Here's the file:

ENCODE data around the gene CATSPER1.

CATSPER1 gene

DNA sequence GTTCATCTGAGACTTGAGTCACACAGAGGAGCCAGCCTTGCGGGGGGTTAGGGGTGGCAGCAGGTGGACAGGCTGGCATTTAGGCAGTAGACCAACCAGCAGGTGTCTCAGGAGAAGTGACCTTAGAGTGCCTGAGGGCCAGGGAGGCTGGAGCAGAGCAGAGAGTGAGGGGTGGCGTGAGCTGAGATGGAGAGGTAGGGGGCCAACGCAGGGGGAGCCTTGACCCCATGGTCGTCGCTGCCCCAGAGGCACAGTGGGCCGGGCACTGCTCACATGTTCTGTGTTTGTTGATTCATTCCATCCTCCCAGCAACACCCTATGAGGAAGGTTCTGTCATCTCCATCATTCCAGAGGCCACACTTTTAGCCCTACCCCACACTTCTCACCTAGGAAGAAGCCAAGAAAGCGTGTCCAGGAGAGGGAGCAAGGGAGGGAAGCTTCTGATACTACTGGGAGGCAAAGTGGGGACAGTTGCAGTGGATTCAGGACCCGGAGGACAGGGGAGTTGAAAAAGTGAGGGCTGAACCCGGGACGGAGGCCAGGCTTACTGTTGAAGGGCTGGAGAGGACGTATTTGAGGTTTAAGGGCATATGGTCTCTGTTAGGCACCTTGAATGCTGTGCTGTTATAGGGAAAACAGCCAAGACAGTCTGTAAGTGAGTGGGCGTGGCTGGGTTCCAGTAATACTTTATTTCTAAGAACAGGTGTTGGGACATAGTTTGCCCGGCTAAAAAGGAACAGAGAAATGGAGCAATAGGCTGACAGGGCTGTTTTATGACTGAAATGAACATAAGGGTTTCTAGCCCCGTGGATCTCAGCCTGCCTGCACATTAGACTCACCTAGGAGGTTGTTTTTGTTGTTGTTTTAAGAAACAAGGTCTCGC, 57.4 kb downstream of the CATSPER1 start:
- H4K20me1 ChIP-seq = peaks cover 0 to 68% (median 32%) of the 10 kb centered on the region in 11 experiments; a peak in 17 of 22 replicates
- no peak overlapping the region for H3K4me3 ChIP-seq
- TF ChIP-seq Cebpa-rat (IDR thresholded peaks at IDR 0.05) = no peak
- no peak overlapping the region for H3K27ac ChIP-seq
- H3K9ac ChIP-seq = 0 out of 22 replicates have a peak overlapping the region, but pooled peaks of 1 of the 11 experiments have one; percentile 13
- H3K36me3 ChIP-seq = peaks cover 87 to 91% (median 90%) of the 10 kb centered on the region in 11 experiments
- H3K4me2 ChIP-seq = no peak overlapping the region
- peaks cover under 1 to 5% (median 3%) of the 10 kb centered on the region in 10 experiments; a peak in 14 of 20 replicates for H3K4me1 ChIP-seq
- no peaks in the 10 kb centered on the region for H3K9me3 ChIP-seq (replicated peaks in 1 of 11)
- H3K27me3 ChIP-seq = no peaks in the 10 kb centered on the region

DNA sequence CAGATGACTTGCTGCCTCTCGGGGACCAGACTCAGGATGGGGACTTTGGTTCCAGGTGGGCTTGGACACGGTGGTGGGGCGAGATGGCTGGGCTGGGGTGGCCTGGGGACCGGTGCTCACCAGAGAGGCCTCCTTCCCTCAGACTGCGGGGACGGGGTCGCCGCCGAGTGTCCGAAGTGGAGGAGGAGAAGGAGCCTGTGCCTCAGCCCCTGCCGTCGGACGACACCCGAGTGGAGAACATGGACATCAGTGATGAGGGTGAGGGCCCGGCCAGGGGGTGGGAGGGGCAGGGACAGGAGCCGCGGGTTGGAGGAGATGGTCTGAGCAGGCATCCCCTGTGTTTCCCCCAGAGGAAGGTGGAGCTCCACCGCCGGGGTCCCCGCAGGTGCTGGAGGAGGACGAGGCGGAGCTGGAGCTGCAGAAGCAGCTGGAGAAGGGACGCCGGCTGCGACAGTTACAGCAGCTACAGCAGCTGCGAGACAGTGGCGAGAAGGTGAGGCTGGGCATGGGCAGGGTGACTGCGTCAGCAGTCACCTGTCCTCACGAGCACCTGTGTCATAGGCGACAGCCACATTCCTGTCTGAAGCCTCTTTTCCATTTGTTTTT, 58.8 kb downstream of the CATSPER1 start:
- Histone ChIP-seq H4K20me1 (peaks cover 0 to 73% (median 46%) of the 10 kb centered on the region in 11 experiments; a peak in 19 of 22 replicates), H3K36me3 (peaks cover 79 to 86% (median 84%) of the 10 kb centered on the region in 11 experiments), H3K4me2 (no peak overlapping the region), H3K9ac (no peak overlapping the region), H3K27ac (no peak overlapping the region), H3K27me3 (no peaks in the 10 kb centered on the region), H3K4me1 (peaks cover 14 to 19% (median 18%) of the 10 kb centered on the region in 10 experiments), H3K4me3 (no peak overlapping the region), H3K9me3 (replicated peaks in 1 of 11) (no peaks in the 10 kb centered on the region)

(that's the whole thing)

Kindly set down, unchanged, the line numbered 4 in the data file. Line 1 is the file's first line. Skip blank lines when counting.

- H4K20me1 ChIP-seq = peaks cover 0 to 68% (median 32%) of the 10 kb centered on the region in 11 experiments; a peak in 17 of 22 replicates